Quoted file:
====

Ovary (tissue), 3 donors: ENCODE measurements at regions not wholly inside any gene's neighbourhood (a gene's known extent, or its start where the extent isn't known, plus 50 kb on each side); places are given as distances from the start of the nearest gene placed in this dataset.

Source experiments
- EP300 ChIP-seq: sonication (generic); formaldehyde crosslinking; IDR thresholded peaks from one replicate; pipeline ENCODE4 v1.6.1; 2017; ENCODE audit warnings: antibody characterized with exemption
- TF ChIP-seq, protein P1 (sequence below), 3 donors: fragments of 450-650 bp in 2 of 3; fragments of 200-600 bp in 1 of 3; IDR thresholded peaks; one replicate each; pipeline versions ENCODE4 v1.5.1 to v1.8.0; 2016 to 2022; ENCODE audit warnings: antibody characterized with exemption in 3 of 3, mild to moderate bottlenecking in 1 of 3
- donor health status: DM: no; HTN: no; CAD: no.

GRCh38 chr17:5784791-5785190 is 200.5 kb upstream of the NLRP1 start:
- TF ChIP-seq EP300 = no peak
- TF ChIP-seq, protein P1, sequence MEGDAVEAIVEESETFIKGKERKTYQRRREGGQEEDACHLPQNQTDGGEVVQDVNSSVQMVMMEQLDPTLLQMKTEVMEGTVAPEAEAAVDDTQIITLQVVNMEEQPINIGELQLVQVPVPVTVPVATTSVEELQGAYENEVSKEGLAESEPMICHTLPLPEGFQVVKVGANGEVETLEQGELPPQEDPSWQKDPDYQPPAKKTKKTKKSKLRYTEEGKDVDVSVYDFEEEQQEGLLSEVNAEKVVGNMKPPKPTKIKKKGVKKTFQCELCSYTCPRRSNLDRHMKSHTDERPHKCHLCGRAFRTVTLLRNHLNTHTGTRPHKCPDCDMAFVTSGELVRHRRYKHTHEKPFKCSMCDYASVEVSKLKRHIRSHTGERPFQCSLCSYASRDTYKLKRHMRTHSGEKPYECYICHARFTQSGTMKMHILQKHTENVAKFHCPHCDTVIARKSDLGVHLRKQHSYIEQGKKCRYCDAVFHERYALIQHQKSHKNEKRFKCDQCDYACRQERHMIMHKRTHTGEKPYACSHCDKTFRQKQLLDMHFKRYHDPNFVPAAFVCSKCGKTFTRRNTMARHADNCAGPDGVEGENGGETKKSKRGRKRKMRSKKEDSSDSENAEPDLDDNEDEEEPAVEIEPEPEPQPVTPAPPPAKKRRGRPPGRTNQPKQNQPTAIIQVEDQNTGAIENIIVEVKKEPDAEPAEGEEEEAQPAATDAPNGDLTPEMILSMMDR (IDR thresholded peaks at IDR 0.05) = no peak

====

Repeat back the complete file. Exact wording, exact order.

Ovary (tissue), 3 donors: ENCODE measurements at regions not wholly inside any gene's neighbourhood (a gene's known extent, or its start where the extent isn't known, plus 50 kb on each side); places are given as distances from the start of the nearest gene placed in this dataset.

Source experiments
- EP300 ChIP-seq: sonication (generic); formaldehyde crosslinking; IDR thresholded peaks from one replicate; pipeline ENCODE4 v1.6.1; 2017; ENCODE audit warnings: antibody characterized with exemption
- TF ChIP-seq, protein P1 (sequence below), 3 donors: fragments of 450-650 bp in 2 of 3; fragments of 200-600 bp in 1 of 3; IDR thresholded peaks; one replicate each; pipeline versions ENCODE4 v1.5.1 to v1.8.0; 2016 to 2022; ENCODE audit warnings: antibody characterized with exemption in 3 of 3, mild to moderate bottlenecking in 1 of 3
- donor health status: DM: no; HTN: no; CAD: no.

GRCh38 chr17:5784791-5785190 is 200.5 kb upstream of the NLRP1 start:
- TF ChIP-seq EP300 = no peak
- TF ChIP-seq, protein P1, sequence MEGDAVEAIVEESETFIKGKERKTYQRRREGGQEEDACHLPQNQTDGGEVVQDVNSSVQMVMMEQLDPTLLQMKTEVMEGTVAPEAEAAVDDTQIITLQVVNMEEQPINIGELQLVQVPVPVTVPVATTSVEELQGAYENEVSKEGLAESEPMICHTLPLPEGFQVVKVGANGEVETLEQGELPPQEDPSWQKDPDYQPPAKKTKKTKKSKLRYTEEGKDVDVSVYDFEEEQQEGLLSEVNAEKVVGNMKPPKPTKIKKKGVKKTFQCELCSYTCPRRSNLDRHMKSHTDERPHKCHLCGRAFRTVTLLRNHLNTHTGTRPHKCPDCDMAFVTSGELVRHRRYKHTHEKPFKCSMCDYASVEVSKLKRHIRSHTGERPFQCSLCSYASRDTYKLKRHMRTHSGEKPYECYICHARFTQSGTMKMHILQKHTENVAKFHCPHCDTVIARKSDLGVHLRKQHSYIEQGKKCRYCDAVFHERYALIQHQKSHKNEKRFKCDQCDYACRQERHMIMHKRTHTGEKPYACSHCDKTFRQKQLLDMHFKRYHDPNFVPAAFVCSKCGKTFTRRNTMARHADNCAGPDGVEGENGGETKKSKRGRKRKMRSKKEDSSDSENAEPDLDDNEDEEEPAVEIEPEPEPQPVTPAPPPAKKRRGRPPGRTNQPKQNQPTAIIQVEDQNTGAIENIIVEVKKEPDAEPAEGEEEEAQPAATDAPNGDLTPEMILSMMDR (IDR thresholded peaks at IDR 0.05) = no peak